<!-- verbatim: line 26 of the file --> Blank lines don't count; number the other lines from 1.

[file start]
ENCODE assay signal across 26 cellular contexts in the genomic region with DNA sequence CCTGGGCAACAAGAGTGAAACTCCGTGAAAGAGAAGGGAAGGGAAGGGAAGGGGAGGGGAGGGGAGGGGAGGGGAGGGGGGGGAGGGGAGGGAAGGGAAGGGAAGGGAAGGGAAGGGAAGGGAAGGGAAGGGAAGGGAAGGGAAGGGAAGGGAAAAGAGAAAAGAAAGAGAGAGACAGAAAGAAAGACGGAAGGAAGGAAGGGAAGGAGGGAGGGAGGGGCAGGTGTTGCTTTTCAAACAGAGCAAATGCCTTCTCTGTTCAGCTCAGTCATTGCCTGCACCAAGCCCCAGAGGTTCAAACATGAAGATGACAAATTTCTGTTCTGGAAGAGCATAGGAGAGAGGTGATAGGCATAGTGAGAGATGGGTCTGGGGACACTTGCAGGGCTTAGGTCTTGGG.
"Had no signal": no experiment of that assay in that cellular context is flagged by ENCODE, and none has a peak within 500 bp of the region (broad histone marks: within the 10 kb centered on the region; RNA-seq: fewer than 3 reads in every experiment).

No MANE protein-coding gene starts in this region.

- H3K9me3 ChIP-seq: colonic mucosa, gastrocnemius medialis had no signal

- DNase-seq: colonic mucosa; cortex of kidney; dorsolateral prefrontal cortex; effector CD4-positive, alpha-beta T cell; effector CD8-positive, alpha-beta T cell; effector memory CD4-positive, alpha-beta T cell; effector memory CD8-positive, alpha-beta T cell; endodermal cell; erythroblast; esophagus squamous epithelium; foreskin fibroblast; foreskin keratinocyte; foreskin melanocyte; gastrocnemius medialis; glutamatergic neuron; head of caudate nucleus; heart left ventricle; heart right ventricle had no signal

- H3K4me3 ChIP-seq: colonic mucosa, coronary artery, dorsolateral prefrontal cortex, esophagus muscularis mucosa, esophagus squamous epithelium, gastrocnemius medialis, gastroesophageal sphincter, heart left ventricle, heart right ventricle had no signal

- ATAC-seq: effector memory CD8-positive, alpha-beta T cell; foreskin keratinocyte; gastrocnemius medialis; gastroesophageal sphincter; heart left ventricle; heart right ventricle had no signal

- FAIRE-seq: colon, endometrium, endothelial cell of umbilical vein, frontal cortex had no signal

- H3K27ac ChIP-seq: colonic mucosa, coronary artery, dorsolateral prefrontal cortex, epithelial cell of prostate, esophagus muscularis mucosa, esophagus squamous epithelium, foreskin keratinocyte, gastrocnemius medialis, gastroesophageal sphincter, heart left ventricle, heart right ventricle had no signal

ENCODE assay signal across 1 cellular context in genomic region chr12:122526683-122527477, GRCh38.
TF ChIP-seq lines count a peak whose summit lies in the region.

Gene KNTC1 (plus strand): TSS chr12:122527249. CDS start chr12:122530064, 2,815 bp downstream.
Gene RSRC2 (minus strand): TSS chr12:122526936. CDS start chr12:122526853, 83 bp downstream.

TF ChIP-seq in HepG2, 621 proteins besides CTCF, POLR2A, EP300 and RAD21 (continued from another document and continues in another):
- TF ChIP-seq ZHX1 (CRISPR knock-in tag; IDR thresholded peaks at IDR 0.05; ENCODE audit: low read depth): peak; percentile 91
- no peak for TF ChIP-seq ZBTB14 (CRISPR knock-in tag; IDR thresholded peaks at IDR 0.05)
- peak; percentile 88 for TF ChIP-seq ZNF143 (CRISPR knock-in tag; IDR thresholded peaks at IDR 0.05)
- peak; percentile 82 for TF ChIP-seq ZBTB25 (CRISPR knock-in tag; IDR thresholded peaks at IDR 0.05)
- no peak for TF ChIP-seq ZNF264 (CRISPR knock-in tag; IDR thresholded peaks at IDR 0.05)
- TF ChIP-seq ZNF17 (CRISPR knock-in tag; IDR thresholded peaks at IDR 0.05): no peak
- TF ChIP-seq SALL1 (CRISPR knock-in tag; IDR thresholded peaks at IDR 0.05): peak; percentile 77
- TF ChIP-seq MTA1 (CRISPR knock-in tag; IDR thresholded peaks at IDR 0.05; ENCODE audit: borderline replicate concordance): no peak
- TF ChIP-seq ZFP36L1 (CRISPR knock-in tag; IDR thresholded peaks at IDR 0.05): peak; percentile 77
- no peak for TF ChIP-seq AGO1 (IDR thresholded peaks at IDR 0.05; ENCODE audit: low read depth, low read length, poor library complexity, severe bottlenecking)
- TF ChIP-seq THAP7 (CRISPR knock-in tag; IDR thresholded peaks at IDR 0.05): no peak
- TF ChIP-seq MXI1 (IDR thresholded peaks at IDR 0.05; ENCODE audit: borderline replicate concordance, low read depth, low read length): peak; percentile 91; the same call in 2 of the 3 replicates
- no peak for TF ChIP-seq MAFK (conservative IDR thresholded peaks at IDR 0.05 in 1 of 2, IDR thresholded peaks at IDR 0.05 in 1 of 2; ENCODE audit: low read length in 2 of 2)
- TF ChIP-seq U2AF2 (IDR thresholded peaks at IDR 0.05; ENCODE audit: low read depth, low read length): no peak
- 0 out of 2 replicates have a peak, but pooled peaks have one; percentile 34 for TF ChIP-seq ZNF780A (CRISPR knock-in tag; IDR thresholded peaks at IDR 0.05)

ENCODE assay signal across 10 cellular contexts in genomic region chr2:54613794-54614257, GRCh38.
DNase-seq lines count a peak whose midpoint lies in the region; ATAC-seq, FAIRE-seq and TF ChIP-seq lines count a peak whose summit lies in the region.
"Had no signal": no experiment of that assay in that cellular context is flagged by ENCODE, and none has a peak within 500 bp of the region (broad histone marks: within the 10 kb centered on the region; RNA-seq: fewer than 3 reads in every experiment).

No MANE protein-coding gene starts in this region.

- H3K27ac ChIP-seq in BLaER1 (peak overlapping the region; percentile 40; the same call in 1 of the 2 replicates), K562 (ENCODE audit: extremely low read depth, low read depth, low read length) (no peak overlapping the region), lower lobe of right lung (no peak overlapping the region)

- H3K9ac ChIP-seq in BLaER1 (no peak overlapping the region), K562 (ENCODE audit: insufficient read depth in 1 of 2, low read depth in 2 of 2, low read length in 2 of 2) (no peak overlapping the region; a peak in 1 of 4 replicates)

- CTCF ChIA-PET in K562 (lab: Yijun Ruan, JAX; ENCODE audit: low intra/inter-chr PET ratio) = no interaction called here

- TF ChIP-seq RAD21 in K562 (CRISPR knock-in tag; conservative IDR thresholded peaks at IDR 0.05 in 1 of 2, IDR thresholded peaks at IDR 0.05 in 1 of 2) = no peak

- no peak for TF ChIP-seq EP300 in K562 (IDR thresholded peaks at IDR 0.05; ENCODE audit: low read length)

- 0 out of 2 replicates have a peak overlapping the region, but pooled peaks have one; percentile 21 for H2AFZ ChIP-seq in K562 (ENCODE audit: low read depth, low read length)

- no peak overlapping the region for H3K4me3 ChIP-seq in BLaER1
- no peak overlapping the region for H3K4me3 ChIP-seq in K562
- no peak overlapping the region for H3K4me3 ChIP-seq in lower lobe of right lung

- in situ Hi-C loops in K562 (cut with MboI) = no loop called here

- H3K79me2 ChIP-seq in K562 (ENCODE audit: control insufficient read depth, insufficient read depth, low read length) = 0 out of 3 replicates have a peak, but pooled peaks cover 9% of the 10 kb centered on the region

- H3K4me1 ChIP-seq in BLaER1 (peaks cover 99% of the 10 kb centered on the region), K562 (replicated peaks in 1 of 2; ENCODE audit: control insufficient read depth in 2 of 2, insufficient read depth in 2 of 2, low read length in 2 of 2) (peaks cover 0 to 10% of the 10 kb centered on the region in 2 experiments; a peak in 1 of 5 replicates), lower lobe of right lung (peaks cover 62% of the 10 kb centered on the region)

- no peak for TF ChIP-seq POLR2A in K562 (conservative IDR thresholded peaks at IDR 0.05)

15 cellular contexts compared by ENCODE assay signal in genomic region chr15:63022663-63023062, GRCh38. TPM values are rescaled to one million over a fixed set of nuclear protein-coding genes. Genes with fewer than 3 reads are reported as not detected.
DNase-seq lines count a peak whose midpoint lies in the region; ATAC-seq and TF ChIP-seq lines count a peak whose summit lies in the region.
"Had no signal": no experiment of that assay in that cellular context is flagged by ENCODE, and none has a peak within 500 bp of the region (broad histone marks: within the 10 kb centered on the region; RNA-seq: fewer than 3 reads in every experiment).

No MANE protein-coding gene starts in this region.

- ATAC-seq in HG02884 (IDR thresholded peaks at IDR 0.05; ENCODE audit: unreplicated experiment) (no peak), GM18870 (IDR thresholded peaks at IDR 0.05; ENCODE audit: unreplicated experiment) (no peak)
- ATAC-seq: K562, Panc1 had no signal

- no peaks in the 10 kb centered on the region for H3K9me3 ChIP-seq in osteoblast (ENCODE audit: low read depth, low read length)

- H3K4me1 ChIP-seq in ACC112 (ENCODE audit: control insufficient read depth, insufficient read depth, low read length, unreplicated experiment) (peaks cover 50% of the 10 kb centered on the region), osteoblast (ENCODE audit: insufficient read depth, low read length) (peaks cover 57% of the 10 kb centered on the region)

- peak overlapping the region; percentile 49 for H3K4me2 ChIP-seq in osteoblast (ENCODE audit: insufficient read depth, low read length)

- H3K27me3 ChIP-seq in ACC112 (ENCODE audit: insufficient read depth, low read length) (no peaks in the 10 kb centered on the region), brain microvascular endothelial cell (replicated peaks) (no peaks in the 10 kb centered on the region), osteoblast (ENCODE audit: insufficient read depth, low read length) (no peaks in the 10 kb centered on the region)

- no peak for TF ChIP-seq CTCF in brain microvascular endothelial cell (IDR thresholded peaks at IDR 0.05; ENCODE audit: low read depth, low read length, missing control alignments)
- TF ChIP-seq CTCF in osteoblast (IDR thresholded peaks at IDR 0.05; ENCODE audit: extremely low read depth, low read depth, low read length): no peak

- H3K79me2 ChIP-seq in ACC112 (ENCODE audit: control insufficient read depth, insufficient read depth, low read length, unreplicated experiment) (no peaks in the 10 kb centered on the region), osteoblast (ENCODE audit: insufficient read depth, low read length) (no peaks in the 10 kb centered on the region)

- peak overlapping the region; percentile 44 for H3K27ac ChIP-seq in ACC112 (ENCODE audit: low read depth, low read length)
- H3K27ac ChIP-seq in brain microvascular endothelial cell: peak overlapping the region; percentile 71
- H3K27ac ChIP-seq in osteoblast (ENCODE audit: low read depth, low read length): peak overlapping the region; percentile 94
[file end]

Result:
- TF ChIP-seq MXI1 (IDR thresholded peaks at IDR 0.05; ENCODE audit: borderline replicate concordance, low read depth, low read length): peak; percentile 91; the same call in 2 of the 3 replicates